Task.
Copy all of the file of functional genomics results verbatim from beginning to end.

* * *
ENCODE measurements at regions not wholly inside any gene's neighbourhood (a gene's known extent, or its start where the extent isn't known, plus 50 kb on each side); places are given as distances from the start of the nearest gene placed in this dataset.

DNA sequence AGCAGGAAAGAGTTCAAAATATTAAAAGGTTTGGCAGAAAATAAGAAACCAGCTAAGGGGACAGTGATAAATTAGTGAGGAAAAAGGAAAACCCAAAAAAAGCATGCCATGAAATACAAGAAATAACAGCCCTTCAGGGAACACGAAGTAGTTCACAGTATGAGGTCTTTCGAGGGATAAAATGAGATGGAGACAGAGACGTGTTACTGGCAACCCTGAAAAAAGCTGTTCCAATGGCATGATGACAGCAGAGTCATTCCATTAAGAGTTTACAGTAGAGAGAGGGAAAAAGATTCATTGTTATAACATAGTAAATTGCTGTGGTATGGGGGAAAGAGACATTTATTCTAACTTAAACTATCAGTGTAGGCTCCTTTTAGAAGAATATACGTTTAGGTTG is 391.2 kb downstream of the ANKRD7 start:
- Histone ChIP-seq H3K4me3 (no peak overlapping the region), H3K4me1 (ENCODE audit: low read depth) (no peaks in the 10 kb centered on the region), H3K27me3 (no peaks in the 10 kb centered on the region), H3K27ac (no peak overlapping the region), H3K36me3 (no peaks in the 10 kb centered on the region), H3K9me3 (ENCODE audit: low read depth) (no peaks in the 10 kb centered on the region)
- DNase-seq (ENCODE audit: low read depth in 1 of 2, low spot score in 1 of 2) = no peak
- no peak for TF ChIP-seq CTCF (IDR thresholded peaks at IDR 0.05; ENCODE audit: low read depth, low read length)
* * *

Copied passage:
ENCODE measurements at regions not wholly inside any gene's neighbourhood (a gene's known extent, or its start where the extent isn't known, plus 50 kb on each side); places are given as distances from the start of the nearest gene placed in this dataset.

DNA sequence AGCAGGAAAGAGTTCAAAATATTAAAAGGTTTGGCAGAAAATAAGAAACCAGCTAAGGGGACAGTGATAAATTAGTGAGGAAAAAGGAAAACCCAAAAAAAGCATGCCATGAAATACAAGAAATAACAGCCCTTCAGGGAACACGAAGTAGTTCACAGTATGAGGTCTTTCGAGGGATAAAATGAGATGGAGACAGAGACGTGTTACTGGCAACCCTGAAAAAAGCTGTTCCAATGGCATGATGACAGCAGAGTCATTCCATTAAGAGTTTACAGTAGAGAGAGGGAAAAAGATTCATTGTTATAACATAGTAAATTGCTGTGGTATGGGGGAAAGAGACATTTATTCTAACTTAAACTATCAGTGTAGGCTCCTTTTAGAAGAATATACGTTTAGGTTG is 391.2 kb downstream of the ANKRD7 start:
- Histone ChIP-seq H3K4me3 (no peak overlapping the region), H3K4me1 (ENCODE audit: low read depth) (no peaks in the 10 kb centered on the region), H3K27me3 (no peaks in the 10 kb centered on the region), H3K27ac (no peak overlapping the region), H3K36me3 (no peaks in the 10 kb centered on the region), H3K9me3 (ENCODE audit: low read depth) (no peaks in the 10 kb centered on the region)
- DNase-seq (ENCODE audit: low read depth in 1 of 2, low spot score in 1 of 2) = no peak
- no peak for TF ChIP-seq CTCF (IDR thresholded peaks at IDR 0.05; ENCODE audit: low read depth, low read length)